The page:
• General
    • Congenital transient generalized lymphedema c16
    • Hypertension c17
    • Height less than fifth percentile r5c18
    • Lack of pubertal development c19
    • Webbed neck c20
    • Low hairline c21
    • Shield chest (increased chest diameter) with widely spaced nipples c22c23
    • Heart murmur indicative of left-sided cardiac lesion c24
  • Dysmorphic facial features
    • Flat nasal bridge c25
    • Low-set ears c26
    • High-arched palate c27
    • Ptosis c28
    • Hypertelorism c29
    • Upward slanting palpebral fissures c30
    • Epicanthal folds c31
  • Extremities
    • Edema of hands and feet in infancy c32c33
    • Short fourth metacarpal c34
    • Nail hypoplasia c35
    • Cubitus valgus c36
      • Lateral deviation of the forearm from midline at the elbow joint observable with palms facing forward and arms extended
    • Multiple pigmented nevi c37

Associated congenital anomalies

  • Endocrinologic
    • Short stature
      • Most common finding and may be only physical finding r4
      • Result of SHOX gene expression haploinsufficiency and not hGH deficiency r6c38
    • Gonadal failure
      • Ultimately affects 90% of patients, although 30% have some pubertal development r4c39
      • Caused by ovarian dysgenesis; patients have streak gonads (small amount of connective tissue with either no or few atretic ovarian follicles) c40
  • Cardiac
    • Congenital heart disease (up to 50% of patients) r3r7c41
      • Elongated transverse aortic arch (up to 50% of patients) r8c42
      • Bicuspid aortic valve (30% of patients) r3r7c43
      • Aortic coarctation (10%-18% of patients) r7r9c44
      • Other lesions
        • Aortic stenosis c45
        • Partial anomalous pulmonary venous connection c46
        • Mitral valve prolapse c47
        • Atrial septal or ventricular septal defect c48c49
        • Hypoplastic left side of heart c50
        • Coronary artery abnormalities c51
    • Cardiac conduction and repolarization abnormalities more common in patients with Turner syndrome r10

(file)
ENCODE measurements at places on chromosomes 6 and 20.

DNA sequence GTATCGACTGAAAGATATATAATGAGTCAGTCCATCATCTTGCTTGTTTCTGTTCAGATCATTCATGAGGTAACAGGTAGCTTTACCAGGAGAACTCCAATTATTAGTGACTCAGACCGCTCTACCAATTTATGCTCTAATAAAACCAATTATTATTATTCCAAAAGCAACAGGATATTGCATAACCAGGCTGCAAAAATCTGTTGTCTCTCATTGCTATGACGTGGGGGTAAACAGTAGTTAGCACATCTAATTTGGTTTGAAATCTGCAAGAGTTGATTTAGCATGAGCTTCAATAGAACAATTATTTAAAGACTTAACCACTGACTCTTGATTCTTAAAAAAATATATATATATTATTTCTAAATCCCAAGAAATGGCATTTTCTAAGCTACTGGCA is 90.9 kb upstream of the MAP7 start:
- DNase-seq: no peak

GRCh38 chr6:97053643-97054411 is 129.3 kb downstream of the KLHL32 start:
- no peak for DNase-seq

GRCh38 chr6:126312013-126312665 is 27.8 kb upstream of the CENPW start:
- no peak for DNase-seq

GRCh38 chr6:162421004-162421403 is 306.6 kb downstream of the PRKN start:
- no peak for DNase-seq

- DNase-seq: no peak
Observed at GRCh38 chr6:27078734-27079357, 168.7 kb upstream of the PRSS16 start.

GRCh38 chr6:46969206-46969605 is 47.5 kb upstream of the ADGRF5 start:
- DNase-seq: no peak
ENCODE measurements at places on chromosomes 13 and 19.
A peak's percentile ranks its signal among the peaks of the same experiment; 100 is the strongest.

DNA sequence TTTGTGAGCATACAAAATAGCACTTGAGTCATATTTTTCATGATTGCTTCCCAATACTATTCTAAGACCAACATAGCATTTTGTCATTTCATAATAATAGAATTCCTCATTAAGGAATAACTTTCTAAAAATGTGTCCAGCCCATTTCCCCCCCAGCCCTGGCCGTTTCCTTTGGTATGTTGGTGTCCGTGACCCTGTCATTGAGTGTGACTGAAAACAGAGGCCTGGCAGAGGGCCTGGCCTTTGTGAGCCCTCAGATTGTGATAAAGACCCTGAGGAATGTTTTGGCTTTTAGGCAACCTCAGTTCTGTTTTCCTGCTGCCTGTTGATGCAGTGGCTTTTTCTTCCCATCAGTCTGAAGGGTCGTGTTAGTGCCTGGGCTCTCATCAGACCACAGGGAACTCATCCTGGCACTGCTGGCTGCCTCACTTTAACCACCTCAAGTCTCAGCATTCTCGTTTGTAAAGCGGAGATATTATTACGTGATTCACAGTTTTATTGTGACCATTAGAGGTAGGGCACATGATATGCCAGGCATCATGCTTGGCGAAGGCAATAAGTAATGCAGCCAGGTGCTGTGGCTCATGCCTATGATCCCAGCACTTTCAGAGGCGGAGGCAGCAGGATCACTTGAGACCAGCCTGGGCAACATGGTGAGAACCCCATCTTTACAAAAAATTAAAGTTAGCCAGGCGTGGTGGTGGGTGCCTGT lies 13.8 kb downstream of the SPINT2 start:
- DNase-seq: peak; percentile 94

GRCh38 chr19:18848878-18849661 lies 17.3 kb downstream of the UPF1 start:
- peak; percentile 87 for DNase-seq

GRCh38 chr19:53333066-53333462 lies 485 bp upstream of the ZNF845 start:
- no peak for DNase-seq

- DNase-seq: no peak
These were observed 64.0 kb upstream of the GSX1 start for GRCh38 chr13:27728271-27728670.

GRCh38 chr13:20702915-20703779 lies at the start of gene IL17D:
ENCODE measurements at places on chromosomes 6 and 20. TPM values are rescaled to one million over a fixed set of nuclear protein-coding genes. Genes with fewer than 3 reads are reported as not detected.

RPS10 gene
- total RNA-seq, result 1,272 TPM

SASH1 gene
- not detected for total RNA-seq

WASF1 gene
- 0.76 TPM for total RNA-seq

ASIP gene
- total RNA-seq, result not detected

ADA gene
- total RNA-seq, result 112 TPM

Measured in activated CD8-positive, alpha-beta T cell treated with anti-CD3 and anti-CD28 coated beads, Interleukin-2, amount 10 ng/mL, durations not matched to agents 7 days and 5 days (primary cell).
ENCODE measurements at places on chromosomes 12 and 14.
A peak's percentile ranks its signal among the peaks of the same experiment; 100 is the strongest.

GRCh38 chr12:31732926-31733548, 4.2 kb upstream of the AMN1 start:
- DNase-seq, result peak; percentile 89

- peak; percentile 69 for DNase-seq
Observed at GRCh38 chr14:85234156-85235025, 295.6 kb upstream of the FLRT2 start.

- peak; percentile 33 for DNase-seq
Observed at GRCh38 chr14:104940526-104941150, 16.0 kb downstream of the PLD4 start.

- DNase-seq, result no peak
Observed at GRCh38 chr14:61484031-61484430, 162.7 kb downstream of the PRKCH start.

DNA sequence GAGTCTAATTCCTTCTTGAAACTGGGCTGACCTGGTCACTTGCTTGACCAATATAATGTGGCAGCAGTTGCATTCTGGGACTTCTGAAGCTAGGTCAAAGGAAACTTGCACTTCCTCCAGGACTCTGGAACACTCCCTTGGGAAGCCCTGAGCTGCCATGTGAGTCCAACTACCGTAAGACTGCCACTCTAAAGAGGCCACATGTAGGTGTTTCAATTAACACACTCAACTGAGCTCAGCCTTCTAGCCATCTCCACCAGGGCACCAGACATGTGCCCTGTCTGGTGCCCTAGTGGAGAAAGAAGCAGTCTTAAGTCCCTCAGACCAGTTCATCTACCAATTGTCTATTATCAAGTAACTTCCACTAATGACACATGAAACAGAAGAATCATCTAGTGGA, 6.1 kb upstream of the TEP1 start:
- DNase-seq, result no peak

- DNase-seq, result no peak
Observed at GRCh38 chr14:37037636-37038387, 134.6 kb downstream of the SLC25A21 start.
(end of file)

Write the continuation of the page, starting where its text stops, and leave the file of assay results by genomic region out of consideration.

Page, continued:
• Prolonged QTc c52
      • Accelerated atrioventricular conduction r10c53
      • T-wave abnormalities c54
  • Renal
    • Structural abnormalities (30%-40% of patients) r11r12
      • Collecting-system malformations c55
      • Horseshoe kidney c56
      • Other renal positioning abnormalities c57
  • Ophthalmologic r4
    • Strabismus (25%-35% of patients) r13c58
    • Hyperopia (25%-35% of patients) r13c59
    • Cataracts c60
    • Nystagmus c61
    • Red-green color blindness c62
  • Skeletal
    • Congenital hip dislocation in infants c63
    • Madelung deformity of wrist (carpus curvus) c64

Causes and Risk Factors


  • Caused by loss of all or part of X chromosome, including tip of short arm r5c65
    • 50% of patients have monosomy (45,X) r14c66
    • 20% to 30% of patients have mosaicism r14r15c67
      • 45,X/46,XX
      • 45,X/46,XY
      • 45,X/47,XXX
    • 20% to 30% of patients have structural anomalies of an X chromosome r4
      • Isochromosome X c68
      • Deletions of long or short arm of chromosome X c69
      • Ring chromosome X c70
      • Translocations c71
    • Y chromosome is present in up to 6% of patients with Turner syndrome; an additional 3% of patients have a cryptic marker chromosome, which is sometimes derived from Y chromosome material r15
  • Presence of 45,X cell population without clinical findings is not considered Turner syndrome r4

Risk factors and/or associations

  • Affects only phenotypic females r4c72
  • Short stature and various skeletal anomalies associated with Turner syndrome are in part caused by haploinsufficiency of SHOX gene located on the X chromosome at locus Xp22.33 (OMIM *312865r17) r16

Diagnostic Procedures

Primary diagnostic tools

  • History and physical examination c73
    • Timing of presentation is variable
      • Some patients present in the neonatal period with transient congenital lymphedema and/or a variable constellation of classic physical features associated with the syndrome
      • Others present in childhood with short stature and growth failure
      • Additional patients present in adolescence with delayed puberty and primary amenorrhea
      • Some adults with previously undiagnosed Turner syndrome present with secondary amenorrhea
  • Karyotype testing is necessary for diagnosis c74